Improvising…

Today, I did one of my old favorite lessons with Algebra 1 – Inequality Speed Dating. By this time of the year, students are starting to think that they either have mastered solving equations or have no idea how to solve equations, and if we do any sort of straightforward practice they will be either bored or won’t try, based on which group they’ve sorted themselves into. So I like to use this activity to kind of jostle them into life a bit and force them to take more accountability for their work.

On Friday, we completed the first portion of the activity, which is for students to “become experts” at one single inequality. This year instead of gluing them into their notebooks, I gave them each a post-it with an inequality written at the top. Once they’d solved it and had it checked by me, they stuck it on the most recent page in their notebooks.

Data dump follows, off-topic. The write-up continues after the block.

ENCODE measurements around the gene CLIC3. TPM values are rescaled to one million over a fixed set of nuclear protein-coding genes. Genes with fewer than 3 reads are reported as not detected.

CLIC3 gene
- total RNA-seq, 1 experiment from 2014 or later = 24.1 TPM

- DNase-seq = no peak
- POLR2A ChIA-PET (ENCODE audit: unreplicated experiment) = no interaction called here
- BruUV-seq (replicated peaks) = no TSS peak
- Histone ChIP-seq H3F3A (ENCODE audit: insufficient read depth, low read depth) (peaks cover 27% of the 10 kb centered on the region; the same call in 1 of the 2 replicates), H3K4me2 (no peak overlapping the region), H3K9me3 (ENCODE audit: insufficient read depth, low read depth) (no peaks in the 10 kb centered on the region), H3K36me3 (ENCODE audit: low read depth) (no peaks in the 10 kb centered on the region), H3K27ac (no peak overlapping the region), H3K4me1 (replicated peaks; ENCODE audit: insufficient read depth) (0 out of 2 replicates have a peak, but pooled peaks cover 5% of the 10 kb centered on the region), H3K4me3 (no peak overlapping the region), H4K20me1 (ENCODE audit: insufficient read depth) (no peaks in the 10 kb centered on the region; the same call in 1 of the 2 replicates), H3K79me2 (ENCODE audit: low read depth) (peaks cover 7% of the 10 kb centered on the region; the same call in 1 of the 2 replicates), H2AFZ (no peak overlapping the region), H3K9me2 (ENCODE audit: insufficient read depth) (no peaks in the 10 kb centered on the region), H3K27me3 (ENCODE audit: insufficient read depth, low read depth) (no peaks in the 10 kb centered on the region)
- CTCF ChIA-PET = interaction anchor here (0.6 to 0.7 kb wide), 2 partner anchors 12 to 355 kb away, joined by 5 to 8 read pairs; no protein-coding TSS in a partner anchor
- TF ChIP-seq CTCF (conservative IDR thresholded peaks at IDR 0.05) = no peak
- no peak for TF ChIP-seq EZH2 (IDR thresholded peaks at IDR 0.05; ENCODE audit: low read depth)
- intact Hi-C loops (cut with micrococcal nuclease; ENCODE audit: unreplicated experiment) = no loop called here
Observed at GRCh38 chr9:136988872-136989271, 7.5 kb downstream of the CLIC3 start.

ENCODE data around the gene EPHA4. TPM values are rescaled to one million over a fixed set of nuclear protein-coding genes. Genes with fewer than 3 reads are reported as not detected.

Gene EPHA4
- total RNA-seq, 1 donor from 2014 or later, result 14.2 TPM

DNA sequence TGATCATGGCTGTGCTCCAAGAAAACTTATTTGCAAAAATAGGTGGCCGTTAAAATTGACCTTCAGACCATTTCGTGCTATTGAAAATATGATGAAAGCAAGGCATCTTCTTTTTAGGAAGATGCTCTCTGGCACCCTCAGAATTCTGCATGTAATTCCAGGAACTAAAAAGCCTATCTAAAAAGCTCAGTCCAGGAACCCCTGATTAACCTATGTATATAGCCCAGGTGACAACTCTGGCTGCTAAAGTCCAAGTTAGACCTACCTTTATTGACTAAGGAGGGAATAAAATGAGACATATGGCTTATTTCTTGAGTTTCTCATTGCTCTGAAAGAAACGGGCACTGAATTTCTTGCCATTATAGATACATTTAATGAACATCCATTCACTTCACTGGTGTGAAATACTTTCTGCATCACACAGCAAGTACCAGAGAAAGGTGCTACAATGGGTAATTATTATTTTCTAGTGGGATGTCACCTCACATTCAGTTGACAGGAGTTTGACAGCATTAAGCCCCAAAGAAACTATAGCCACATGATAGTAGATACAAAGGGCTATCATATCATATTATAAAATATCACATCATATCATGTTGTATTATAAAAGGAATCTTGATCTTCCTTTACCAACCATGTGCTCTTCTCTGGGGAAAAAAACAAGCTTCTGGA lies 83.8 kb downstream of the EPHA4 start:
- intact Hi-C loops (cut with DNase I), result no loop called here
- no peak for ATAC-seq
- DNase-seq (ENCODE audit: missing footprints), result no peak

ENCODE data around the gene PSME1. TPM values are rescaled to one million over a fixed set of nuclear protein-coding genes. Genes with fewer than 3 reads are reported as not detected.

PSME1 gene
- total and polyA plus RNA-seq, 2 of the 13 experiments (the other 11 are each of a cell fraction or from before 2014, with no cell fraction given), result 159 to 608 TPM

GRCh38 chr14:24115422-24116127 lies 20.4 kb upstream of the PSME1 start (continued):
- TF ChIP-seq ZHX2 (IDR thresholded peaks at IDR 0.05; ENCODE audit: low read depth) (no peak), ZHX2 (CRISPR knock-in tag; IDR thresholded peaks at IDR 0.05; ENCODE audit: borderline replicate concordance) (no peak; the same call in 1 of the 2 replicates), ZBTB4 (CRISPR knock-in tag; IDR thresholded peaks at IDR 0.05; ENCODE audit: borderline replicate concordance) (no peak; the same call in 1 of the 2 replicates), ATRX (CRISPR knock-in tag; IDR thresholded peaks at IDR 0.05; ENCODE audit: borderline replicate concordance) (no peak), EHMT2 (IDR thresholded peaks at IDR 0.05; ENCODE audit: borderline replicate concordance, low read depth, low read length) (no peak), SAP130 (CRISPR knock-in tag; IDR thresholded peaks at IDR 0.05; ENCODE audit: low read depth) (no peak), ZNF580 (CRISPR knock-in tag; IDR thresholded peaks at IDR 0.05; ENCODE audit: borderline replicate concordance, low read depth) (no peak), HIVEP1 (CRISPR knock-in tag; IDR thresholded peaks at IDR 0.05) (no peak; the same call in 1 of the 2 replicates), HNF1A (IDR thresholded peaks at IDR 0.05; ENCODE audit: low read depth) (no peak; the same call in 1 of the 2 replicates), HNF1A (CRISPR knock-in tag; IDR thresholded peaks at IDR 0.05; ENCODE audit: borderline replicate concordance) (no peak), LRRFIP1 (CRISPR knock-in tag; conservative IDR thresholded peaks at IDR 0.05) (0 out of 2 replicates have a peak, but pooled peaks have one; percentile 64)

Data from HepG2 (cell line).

Today, we took out the post its and I explained the rules. Find a partner, write your inequality at the top of their whiteboard, 3 minutes to solve, then 1 minute for each partner to “coach” the other on how to fix their solution. If you read my post about this activity from last year, I changed several things about how I ran it.

And it fell apart a bit.

1st hour, I had two girls who flat out refused to participate, plus a small class, so those who were participating ran out of problems quickly after they had matched with only a few partners. Luckily, I had extra inequalities because my other classes are larger, so I gave them all new sticky notes with new problems and we managed to continue. Improvisation #1.